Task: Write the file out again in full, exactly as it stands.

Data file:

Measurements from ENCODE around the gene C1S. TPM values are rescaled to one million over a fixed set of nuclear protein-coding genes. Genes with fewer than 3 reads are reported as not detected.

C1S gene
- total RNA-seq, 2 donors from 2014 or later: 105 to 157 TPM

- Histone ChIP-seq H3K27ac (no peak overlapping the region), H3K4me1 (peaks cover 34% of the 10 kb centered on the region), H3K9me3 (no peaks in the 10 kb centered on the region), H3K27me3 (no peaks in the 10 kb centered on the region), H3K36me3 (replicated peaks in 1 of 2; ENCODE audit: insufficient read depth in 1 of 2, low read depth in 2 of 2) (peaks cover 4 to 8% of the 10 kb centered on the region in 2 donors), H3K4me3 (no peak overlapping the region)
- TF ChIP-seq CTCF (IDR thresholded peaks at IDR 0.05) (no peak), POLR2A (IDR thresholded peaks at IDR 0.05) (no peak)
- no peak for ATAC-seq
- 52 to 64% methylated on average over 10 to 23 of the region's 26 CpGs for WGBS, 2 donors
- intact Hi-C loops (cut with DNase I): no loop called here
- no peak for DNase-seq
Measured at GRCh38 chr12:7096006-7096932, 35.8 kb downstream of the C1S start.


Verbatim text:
Measurements from ENCODE around the gene C1S. TPM values are rescaled to one million over a fixed set of nuclear protein-coding genes. Genes with fewer than 3 reads are reported as not detected.

C1S gene
- total RNA-seq, 2 donors from 2014 or later: 105 to 157 TPM

- Histone ChIP-seq H3K27ac (no peak overlapping the region), H3K4me1 (peaks cover 34% of the 10 kb centered on the region), H3K9me3 (no peaks in the 10 kb centered on the region), H3K27me3 (no peaks in the 10 kb centered on the region), H3K36me3 (replicated peaks in 1 of 2; ENCODE audit: insufficient read depth in 1 of 2, low read depth in 2 of 2) (peaks cover 4 to 8% of the 10 kb centered on the region in 2 donors), H3K4me3 (no peak overlapping the region)
- TF ChIP-seq CTCF (IDR thresholded peaks at IDR 0.05) (no peak), POLR2A (IDR thresholded peaks at IDR 0.05) (no peak)
- no peak for ATAC-seq
- 52 to 64% methylated on average over 10 to 23 of the region's 26 CpGs for WGBS, 2 donors
- intact Hi-C loops (cut with DNase I): no loop called here
- no peak for DNase-seq
Measured at GRCh38 chr12:7096006-7096932, 35.8 kb downstream of the C1S start.